A lot of confusion is created by equating centrism with moderation. Much of the extremism I've seen the past 10 years has come from the center. Four years ago the centrist position on Iraq was that we needed to invade Iraq because "we can." Five years ago the Washington Consensus was still destroying countries like Argentina.

And now these guys want to tell us that we should return to the bipartisan extremism of 40 years ago? Bull. The two party consensus in the Cold War was maintained through terror. McCarthyism. Nonexistent bomber gaps, missile gaps, and windows of vulnerability.

All of this scare-mongering -- by both parties -- naturally skewed the national conversation heavily in the far right's favor, and we're seeing the results of that now. You'll pardon me if I restrain my nostalgia.

Roosevelt overcame the Republicans' opposition to liberal internationalism by reaching out to them... The next administration should follow suit, appointing pragmatic members of the opposition to important foreign policy posts and establishing a high-level, bipartisan panel to provide regular and timely input into policy deliberations.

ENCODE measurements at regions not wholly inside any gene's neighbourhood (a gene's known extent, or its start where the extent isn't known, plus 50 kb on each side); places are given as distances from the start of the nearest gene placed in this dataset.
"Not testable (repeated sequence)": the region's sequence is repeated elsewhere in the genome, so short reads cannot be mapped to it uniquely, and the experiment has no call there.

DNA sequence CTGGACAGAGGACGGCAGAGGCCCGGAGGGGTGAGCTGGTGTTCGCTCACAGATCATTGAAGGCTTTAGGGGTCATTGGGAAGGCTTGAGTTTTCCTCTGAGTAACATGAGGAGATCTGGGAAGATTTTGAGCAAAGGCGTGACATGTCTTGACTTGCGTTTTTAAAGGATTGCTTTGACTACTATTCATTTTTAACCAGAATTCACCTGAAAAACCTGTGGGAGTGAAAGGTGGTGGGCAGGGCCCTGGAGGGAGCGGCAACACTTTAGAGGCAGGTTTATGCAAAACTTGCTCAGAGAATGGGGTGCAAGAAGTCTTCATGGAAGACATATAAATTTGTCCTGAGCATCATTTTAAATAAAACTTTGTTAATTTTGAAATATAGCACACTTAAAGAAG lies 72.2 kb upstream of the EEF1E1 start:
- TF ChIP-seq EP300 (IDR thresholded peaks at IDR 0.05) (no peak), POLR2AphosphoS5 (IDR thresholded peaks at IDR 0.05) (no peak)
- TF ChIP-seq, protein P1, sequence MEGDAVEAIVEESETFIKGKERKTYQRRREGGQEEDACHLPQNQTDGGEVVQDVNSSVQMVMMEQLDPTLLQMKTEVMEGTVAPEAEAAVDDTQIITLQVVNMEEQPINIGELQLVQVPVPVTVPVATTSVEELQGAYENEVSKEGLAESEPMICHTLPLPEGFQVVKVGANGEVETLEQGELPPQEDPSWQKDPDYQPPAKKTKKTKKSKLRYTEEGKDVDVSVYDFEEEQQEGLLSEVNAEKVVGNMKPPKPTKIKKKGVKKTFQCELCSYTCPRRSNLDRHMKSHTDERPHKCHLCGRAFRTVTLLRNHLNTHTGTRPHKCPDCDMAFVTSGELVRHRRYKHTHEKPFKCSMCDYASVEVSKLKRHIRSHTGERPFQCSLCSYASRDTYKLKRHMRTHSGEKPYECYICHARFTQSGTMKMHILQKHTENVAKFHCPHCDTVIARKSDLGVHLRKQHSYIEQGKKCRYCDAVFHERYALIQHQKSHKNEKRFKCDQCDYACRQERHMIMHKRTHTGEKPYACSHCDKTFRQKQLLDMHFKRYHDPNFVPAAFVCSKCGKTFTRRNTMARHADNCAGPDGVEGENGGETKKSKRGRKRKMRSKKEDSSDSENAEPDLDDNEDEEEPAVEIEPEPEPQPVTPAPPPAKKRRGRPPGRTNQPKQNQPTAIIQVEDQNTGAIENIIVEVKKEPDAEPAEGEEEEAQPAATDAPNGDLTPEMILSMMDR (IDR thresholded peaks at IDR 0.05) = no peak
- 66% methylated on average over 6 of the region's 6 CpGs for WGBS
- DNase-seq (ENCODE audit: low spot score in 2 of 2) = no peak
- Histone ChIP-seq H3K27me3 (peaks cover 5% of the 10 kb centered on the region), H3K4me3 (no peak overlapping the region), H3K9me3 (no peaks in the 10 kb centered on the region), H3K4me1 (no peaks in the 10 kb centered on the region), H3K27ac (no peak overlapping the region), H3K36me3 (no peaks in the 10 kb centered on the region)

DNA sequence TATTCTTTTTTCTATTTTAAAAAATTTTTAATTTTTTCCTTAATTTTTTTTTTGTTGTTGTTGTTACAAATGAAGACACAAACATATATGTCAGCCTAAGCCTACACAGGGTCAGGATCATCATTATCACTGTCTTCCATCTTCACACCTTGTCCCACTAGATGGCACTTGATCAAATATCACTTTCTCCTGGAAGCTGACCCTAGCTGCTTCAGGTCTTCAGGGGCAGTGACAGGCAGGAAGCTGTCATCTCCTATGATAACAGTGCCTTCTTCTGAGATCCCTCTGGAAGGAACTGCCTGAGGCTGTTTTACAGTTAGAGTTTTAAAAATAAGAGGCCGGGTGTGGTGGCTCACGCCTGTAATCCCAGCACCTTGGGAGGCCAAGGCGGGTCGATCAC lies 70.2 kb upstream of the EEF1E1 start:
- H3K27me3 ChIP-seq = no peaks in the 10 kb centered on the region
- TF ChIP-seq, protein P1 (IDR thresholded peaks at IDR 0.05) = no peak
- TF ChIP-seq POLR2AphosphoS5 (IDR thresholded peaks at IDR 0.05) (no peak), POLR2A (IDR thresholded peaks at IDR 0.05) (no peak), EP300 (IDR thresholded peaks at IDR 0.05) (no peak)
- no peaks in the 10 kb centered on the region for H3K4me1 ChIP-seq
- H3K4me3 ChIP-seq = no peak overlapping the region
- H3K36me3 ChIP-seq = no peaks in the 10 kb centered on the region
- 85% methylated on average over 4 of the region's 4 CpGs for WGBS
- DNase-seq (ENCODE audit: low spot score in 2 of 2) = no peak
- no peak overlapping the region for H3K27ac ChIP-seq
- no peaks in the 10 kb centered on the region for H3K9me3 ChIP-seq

Yes, perhaps the next Democratic president can nominate William Cohen as Defense Secretary. That'll moderate the Republicans' views.

Oh wait.

The foreign policy expert class in this country already exhibits a remarkable degree of uniformity. They all agree that the goal of US foreign policy is to preserve and extend US power.

The polarization is over two means to this end. One group favors a heavier reliance on brute force, threat, intimidation and a posture of command. The other favors a heavier reliance on diplomacy, wheedling, public relations, cooperativeness and consensus-building.

But in the end they both want the same thing. Whether more attracted to hard or soft power, they believe the purpose of American policy is to use whatever power we already have to acquire even more power, to aggrandize the nation. How a country with such deep Christian roots came to embrace this essentially pagan view of life is an interesting question for historians.